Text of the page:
They NEED it: Here are 5 reasons why your homeschool high schooler should read Narnia again!
Your Homeschool High Schooler Should Read Narnia
When’s the last time your homeschool high schooler read the Chronicles of Narnia? Or HAS your teen read ALL 7 of the C.S. Lewis’ fabulous Narnia books? (I am running into more and more adolescents who have never even read The Lion, the Witch and the Wardrobe– a problem that should be corrected for their own sakes!)
Here are 5 reasons why your homeschool high schooler should read Narnia (all 7 books):
1) Examine Deep Theology
C.S. Lewis wove powerful theological concepts throughout all 7 of the Chronicles of Narnia books using symbolism (a concept akin to allegory and explained in the 7Sisters’ Chronicles of Narnia Study Guides).
Obviously Aslan is a symbol of Christ, but the books are awash in other symbolic pictures:
- Eustace being “dragoned” and “undragoned” as pictures of sin and redemption
- Caspian and Edmund’s argument at Deathwater Island as a symbol of the blinding power of greed
- The witch’s speech in The Silver Chair as she tried to twist truth and lure the children into captivity as symbol of satan’s lies by which he tries to ensnare us
- The list goes on and on…
2) Discover Basic Philosophy
Each book has some basic philosophic symbolism. For instance, the underground captivity of Prince Rilian is a symbol of Plato’s Allegory of the Cave. The 7SistersHomeschool.com Chronicles of Narnia Study Guides explain these philosophic concepts at a level teens can enjoy.
3) Learn Great Writing Strategies Employed by Lewis
Lewis (and his friend, J.R.R. Tolkien) popularized the myth-fantasy genre. They followed a detailed process to prepare the stories:
- dividing a sub-creation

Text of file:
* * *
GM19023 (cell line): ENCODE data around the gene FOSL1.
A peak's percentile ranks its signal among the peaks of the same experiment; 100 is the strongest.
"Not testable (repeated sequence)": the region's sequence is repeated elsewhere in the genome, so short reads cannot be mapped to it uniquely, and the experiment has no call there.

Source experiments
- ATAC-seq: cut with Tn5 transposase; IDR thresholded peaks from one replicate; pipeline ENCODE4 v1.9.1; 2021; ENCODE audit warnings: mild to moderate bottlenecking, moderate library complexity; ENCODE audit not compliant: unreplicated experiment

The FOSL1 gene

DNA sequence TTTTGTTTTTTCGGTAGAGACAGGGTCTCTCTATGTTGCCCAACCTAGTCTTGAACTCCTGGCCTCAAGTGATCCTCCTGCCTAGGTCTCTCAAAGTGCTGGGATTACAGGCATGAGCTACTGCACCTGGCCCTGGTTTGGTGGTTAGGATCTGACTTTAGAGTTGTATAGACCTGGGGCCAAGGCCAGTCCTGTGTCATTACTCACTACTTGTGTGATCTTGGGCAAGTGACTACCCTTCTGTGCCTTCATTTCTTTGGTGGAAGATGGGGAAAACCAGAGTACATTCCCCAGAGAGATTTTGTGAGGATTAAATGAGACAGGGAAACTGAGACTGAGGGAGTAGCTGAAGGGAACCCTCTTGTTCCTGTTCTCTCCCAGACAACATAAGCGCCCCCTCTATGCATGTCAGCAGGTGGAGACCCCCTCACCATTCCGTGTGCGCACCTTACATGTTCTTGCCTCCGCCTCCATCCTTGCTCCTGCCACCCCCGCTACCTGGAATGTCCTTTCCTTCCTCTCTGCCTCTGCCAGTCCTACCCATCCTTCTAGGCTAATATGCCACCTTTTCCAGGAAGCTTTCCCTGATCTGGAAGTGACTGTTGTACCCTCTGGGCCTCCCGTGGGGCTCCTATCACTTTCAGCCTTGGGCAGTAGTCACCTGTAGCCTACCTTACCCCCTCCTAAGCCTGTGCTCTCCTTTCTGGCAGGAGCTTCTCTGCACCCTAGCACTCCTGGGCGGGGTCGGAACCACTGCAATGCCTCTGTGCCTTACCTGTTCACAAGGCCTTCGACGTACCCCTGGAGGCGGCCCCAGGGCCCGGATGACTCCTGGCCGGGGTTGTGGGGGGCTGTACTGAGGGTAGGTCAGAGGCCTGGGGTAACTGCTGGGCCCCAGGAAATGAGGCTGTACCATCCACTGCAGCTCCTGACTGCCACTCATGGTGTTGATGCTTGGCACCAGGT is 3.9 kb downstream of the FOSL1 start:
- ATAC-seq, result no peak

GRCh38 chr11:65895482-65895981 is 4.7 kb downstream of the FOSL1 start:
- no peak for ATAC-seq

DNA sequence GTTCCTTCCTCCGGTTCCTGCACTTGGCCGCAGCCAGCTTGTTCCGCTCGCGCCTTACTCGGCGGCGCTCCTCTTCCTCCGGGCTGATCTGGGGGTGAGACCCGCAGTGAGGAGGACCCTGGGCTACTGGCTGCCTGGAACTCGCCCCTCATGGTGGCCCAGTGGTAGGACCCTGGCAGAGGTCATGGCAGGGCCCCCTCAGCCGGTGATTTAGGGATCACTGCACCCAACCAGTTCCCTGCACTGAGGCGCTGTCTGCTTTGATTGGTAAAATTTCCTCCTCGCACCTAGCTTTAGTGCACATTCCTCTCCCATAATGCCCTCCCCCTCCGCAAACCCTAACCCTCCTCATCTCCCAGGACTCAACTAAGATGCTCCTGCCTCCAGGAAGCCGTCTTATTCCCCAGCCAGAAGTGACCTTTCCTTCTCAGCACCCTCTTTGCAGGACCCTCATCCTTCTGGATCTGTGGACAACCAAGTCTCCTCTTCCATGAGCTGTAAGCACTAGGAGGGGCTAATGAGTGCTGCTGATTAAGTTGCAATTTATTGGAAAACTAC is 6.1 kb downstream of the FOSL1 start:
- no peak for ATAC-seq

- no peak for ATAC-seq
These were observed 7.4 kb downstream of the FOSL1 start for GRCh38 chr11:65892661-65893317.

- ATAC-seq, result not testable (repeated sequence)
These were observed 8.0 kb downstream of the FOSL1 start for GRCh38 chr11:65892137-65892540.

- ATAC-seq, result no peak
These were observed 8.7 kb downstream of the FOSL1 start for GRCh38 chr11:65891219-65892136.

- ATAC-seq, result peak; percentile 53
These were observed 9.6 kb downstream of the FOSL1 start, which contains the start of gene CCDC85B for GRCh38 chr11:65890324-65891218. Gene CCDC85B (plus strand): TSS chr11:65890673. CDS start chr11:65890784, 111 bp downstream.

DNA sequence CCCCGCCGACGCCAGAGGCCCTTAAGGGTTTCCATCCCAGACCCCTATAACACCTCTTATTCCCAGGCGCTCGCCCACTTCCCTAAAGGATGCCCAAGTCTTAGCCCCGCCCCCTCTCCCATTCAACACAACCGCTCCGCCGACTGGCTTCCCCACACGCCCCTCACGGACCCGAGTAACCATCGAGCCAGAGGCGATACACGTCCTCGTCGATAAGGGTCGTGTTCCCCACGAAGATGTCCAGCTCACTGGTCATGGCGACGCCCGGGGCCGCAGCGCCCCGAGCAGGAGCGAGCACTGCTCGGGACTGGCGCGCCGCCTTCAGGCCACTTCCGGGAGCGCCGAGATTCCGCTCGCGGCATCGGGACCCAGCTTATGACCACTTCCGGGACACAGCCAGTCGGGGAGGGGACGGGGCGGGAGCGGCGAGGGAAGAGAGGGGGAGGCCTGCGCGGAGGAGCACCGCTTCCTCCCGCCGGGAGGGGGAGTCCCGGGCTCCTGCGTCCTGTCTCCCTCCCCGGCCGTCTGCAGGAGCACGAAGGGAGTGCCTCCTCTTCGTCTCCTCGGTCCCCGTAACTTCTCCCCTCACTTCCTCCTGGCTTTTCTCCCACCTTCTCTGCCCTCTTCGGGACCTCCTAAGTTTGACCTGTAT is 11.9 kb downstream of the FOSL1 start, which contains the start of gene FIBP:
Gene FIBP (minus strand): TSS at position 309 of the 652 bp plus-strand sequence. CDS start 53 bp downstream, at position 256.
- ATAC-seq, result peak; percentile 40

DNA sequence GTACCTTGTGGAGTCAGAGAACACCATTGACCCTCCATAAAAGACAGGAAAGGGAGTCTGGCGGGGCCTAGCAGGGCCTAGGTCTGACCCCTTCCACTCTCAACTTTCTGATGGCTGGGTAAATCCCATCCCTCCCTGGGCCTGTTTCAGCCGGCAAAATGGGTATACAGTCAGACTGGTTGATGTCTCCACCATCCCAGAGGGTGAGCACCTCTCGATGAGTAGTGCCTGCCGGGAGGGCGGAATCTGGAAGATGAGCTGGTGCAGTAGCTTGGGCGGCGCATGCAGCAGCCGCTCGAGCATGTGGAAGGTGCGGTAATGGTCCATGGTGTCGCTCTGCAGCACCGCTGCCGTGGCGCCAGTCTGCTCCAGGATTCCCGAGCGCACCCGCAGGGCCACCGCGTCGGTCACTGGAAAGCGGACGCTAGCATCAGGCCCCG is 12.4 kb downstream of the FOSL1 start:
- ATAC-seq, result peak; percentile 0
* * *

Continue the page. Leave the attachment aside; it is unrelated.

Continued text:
- developing surprising friendships
- detailing a defeat of evil
- and more (if your homeschool high schooler is interested in writing a myth-fantasy in the Narnian genre, see our 7Sisters Myth-Fantasy Writing Guide).
Lewis also used some of the Narnia books to pay homage to a special type of literature- for instance, The Last Battle is an example of apocalyptic literature and The Voyage of the Dawn Treader is an epic.
4) Employ a Creative Vehicle for Critical Thinking
Each of the Narnia books offers, through the personal development of each character, opportunities for teens to develop their critical thinking skills- (and in our Narnia Study Guides we ask questions to help teens grow in their thinking skills) .
5) One NEVER Outgrows the Stories of Narnia
“No book is really worth reading at the age of ten which is not equally (and often far more) worth reading at the age of fifty—except, of course, books of information. The only imaginative works we ought to grow out of are those which it would have been better not to have read at all.”- Lewis in “On Stories”.
Your homeschool high schooler should read Narnia with the help of 7Sisters’ Study Guides for The Chronicles of Narnia.